Asparagus hangover cure

You might have read some news reports in the last few days reporting a “recent” study showing that asparagus can cure a hangover. It’s very topical of course as you may be contemplating a slight over-indulgence to celebrate the new year but the “recent” study actually appeared in July 2009. Three and a half years is an interesting definition of recent, but perhaps what those reports were really referring to was the “recent” press release re-promoting the article? In any event, it’s still a good story and the time of year means that a short consideration of asparagus and other means to reduce the ravages of alcohol may be in order.

The asparagus study from the Journal of Food Science based itself on the reputation that asparagus has for hangover relief. The study did not involve human subjects but did analyse asparagus to see if it contained substances that could reasonably be expected to ease the morning-after pain.

The analysis revealed that asparagus leaves in particular are very high in amino acids and minerals that could conceivably help alleviate a hangover. The researchers then exposed human liver cells to an extract of asparagus and found two interesting results.

It is the byproducts of alcohol metabolism that cause many of the symptoms of a hangover. Asparagus leaf extract suppressed more than 70 per cent of hydrogen peroxide intensity. Additionally, asparagus caused increases in levels of two key enzymes that metabolise alcohol (alcohol dehydrogenase and aldehyde dehydrogenase). These are actions that would help reduce hangover but unfortunately they are mainly coming from a part of the asparagus plant that is usually discarded: the leaf. Still if you can get an asparagus extract or feel like nibbling a leaf then you might get some benefits.

The popularity of alcohol around the world means that there is a plethora of potential hangover cures available. American Cowboys apparently favoured drinking a tea made from jack-rabbit droppings, presumably on the basis that once you are drinking rabbit poo tea the symptoms of a hangover pale into insignificance. Norwegians fancy a glass of heavy cream to settle stomach the morning after the festivities although it may well do the opposite. In the UK marketers tell you that taking pills made of volcanic rock will help. It’s based on the idea that the rock will bind to things called congeners from alcoholic drinks. Since congeners do cause many hangover symptoms this is theoretically sound but is clinically unproven.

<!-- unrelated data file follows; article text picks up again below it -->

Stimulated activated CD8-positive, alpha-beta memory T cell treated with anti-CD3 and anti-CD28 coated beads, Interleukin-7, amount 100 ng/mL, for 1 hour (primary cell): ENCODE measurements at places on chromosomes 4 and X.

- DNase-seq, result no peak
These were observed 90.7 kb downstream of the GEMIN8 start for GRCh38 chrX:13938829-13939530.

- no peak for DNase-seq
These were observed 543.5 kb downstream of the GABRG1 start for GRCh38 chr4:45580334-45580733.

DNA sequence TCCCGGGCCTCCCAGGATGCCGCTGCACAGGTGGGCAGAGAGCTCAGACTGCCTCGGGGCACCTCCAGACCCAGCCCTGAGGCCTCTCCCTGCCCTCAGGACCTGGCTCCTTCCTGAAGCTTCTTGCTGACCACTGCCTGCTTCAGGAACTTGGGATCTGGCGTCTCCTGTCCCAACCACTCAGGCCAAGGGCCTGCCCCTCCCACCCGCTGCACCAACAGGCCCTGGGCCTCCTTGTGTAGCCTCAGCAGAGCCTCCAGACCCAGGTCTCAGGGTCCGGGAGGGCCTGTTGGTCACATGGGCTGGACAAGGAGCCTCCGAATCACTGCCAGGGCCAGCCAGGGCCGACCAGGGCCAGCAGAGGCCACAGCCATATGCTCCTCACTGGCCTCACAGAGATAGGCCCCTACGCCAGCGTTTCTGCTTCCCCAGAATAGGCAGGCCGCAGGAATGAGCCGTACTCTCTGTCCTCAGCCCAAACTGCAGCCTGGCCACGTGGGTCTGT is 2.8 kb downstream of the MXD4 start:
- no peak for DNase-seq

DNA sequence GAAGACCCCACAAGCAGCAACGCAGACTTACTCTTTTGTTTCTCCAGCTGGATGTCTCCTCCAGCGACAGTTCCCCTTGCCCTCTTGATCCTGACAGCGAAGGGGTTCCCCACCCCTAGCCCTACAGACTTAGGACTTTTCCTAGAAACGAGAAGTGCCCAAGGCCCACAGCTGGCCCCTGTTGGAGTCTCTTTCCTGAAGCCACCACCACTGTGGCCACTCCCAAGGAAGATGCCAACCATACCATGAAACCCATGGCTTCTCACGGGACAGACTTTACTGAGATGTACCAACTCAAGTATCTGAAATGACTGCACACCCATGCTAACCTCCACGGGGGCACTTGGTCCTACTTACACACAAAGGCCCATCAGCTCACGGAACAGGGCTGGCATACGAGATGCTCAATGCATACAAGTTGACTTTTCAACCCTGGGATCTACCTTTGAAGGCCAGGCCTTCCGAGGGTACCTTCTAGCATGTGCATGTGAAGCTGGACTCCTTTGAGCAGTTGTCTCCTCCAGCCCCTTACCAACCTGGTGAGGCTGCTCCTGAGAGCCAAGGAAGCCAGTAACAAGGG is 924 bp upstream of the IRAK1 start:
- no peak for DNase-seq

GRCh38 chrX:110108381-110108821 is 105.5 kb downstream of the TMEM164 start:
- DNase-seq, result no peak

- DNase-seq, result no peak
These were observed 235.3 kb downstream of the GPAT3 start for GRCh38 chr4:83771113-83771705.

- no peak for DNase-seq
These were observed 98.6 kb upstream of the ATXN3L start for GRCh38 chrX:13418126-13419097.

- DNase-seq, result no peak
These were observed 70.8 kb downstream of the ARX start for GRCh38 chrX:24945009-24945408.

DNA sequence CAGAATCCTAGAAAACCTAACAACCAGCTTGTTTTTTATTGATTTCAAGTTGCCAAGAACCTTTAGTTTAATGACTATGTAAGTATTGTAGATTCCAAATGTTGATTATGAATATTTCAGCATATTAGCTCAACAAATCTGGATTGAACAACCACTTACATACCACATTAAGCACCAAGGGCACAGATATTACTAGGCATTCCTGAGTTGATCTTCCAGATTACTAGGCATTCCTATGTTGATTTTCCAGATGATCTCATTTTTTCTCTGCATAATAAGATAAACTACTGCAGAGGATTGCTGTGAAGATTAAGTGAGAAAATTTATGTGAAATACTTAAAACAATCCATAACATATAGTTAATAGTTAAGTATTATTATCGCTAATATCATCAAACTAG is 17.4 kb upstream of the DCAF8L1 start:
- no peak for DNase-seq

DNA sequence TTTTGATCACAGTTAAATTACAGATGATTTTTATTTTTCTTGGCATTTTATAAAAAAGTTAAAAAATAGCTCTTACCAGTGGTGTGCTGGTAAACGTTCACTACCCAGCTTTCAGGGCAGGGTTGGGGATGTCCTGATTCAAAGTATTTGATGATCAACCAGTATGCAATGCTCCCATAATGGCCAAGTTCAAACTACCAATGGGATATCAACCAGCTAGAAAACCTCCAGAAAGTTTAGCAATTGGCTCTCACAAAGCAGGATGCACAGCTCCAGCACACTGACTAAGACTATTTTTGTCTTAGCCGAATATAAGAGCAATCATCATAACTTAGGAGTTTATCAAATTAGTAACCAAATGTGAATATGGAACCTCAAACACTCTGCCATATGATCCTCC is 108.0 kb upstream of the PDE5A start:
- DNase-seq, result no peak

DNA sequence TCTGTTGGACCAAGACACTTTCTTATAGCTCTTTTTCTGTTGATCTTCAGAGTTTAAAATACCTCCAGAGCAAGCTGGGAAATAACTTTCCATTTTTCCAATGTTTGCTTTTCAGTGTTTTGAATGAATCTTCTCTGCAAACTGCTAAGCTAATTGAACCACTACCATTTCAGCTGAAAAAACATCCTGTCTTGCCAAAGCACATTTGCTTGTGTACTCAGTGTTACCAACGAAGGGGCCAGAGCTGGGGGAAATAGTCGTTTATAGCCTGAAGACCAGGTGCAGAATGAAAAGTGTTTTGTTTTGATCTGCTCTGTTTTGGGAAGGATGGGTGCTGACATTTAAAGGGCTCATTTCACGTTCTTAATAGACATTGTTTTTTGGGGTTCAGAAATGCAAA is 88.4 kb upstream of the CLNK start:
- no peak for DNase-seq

In the end the best advice is to drink plenty of water to avoid the dehydrating effects of alcohol. Part of the head pounding the day after is filaments attaching your brain to your skull stretching because your brain has shrunk due to loss of water. Some fatty substances in your stomach prior to drinking will also slow the absorption of alcohol and allow your body to deal with it as best it can.

Be mindful in what you do and make your 2013 magical.

Terry Robson

Terry Robson

Terry Robson is the Editor-in-Chief of WellBeing and the Editor of EatWell.

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